The Washington Capitals come off their worst week of the season to date, record-wise, and step into a four-game buzz saw on the schedule, facing the best player in the game, their most bitter rival, and then finishing with a home-and-home set against a team that has been in the Stanley Cup final in each of the last three seasons.
Edmonton Oilers (Monday/8:00 pm at Capital One Arena)
Eighty-two goals, 171 points. No, that is not a Wayne Gretzky season from the 1980’s with the Edmonton Oilers. While the team is the same, the player is Connor McDavid, and that is the scoring pace he is on through 12 games this season. But while he is the best and most fearsome offensive player in the game, he is not the only weapon at the disposal of the Oilers.
The Oilers are a team that scores goals. Lots of them. Their 3.83 goals per game to date is tied for third in scoring offense in the league. They are averaging even more on the road (4.00 per game, tied for fourth road scoring offense). Only Boston has more games with five or more goals scored (seven to the Oiler’s five).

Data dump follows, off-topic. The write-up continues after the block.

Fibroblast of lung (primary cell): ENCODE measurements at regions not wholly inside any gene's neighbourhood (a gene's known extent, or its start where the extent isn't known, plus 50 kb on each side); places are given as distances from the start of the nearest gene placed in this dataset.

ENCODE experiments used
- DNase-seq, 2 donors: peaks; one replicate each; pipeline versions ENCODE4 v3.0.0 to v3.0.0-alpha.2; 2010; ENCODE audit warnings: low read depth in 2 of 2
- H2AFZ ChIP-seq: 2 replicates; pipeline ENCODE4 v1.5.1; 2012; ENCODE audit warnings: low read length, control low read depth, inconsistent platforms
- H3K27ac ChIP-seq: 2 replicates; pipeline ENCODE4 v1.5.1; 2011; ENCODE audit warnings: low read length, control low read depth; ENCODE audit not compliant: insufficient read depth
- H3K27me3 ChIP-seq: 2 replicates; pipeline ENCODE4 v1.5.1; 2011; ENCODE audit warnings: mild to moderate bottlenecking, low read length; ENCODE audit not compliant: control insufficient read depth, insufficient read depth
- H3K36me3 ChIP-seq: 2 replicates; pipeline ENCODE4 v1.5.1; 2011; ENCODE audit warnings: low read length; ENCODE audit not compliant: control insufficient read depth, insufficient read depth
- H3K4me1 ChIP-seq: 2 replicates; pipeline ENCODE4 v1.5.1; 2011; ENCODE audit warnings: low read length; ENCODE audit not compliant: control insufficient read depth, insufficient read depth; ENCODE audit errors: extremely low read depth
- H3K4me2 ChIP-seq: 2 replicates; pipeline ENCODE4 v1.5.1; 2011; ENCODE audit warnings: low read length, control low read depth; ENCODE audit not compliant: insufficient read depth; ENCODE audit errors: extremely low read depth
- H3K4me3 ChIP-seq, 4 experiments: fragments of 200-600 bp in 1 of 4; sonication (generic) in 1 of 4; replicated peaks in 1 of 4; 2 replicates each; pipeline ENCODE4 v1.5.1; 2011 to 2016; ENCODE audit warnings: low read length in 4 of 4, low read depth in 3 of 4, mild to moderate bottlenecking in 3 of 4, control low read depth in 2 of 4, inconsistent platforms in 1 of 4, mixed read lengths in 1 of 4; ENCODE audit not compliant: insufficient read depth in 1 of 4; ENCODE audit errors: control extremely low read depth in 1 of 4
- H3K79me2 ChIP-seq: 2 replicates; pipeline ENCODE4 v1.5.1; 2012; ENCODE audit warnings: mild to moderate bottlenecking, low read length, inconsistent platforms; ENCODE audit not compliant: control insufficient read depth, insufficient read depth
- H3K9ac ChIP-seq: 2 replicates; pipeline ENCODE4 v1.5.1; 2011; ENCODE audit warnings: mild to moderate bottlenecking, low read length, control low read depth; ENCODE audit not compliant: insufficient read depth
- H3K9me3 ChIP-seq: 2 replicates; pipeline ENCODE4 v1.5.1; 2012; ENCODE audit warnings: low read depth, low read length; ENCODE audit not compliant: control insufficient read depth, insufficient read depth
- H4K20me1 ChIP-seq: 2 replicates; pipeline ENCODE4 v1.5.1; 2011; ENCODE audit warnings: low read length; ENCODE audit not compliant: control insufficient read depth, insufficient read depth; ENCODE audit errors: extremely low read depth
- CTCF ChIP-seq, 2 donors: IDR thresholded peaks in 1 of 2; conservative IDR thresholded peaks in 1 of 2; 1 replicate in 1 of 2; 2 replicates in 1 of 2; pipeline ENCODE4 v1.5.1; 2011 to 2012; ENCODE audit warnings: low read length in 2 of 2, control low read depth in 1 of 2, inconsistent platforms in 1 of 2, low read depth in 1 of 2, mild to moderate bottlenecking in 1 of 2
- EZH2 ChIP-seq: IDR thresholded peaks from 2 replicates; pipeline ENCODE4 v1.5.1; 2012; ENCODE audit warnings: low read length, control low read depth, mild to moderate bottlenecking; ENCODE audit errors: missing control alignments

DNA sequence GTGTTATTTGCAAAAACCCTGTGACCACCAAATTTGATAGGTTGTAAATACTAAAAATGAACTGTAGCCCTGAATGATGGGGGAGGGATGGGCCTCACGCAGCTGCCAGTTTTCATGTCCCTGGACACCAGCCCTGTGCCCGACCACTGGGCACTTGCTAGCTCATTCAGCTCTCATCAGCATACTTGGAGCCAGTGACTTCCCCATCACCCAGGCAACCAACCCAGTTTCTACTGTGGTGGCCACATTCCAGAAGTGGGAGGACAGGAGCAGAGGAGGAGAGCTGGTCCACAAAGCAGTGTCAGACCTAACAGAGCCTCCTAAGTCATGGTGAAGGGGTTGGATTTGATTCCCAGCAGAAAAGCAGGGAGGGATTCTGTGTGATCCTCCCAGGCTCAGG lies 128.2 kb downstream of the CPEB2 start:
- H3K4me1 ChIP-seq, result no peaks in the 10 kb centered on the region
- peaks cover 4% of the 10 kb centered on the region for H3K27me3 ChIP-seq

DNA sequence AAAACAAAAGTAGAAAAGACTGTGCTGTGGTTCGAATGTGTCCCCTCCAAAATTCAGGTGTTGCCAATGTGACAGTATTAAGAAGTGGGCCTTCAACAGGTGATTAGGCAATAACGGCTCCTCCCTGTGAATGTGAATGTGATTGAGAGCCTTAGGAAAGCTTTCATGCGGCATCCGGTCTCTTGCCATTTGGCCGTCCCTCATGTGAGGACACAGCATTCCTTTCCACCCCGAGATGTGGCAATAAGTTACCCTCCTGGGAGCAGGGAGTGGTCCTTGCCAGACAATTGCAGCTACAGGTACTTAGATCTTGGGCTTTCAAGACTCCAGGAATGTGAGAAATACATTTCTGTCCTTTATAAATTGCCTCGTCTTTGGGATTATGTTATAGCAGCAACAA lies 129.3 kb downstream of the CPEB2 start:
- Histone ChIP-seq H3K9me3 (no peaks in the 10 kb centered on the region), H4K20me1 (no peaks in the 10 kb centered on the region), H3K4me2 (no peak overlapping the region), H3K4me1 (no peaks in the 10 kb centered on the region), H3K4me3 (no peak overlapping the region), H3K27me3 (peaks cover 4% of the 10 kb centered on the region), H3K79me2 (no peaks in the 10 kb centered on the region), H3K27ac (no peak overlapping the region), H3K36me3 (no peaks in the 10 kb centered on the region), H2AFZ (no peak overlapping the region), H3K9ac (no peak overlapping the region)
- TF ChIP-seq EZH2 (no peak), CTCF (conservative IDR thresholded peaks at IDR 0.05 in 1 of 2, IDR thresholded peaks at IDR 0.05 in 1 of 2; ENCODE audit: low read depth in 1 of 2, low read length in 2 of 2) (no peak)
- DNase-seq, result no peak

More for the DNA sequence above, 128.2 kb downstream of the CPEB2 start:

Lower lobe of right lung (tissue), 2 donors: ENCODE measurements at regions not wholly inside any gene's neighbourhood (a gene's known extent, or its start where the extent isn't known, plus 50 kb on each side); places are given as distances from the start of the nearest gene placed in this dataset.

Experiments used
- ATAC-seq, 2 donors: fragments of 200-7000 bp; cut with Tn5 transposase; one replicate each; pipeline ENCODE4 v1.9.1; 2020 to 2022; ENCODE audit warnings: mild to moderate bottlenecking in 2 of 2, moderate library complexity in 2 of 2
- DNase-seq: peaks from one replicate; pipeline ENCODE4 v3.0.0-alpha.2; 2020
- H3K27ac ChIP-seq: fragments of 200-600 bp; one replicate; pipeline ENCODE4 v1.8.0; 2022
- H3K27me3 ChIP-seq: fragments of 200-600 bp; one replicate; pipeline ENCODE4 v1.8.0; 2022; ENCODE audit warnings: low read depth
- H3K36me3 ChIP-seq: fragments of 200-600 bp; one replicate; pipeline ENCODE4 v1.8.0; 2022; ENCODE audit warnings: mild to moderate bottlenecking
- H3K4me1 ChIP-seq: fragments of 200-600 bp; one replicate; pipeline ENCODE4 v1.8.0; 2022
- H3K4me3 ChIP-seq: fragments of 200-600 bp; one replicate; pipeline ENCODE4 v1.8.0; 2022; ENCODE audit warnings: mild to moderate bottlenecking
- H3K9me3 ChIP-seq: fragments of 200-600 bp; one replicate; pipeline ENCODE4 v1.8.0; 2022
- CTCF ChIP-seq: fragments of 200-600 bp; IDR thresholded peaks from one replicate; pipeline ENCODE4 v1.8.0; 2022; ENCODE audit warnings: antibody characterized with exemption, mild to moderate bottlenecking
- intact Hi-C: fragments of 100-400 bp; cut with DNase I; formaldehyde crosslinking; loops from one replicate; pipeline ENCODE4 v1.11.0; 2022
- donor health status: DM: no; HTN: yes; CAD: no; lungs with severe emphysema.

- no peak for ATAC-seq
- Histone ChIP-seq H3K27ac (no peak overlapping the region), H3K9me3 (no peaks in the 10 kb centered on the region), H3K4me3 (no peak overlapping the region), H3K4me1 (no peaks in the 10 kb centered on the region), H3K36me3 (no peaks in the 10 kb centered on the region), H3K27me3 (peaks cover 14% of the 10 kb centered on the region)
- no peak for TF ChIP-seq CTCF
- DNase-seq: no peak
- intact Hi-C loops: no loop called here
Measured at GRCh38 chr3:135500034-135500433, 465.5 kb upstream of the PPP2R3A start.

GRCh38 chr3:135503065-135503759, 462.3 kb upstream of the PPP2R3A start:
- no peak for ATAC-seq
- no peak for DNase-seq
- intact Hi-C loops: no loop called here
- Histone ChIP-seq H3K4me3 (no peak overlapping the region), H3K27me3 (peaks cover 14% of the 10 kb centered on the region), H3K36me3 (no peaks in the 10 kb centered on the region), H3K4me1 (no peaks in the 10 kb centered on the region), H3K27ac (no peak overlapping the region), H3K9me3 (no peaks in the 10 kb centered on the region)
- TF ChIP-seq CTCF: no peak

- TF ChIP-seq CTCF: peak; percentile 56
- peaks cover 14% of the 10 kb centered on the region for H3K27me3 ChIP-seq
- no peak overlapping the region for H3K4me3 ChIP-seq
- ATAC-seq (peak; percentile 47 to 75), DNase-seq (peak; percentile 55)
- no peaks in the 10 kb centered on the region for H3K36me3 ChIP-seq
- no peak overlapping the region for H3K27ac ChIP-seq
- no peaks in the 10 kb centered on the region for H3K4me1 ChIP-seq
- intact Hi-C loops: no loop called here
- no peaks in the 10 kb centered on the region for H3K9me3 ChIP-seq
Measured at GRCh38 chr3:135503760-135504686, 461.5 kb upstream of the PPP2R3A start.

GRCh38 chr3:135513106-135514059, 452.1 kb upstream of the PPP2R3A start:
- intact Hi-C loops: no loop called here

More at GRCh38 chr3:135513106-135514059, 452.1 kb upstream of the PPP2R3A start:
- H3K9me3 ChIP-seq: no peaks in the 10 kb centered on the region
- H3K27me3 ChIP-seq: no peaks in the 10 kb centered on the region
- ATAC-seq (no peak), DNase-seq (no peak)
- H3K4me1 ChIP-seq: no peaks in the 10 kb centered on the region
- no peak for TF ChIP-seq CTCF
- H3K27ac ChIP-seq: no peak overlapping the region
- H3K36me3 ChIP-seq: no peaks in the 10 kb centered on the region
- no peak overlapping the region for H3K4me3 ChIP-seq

What makes the Oilers an especially lethal offensive team is a power play that converted 31.9 percent of their chances, second only to the Colorado Avalanche (38.2 percent). And, they are averaging 3.92 power play chances per game, tied for fourth-most in the league. But it is also a team that can struggle to get its offense in gear. With 11 first period goals, the Oilers are tied for 13th in first period goals scored. It has put them in difficult situations, having to dig themselves out of early holes. The Oilers have led after two periods only four times in 12 games.
However, the Oilers enter the new week 7-5-0 for a reason. Seven times in 12 games they allowed four or more goals, losing four of them. Their 3.50 goals allowed per game rank 24th in the league in scoring defense. Despite their gaudy offense, they have only two wins by three or more goals. Only four teams in the league have allowed more shots on goal than the Oilers (34.8 per game).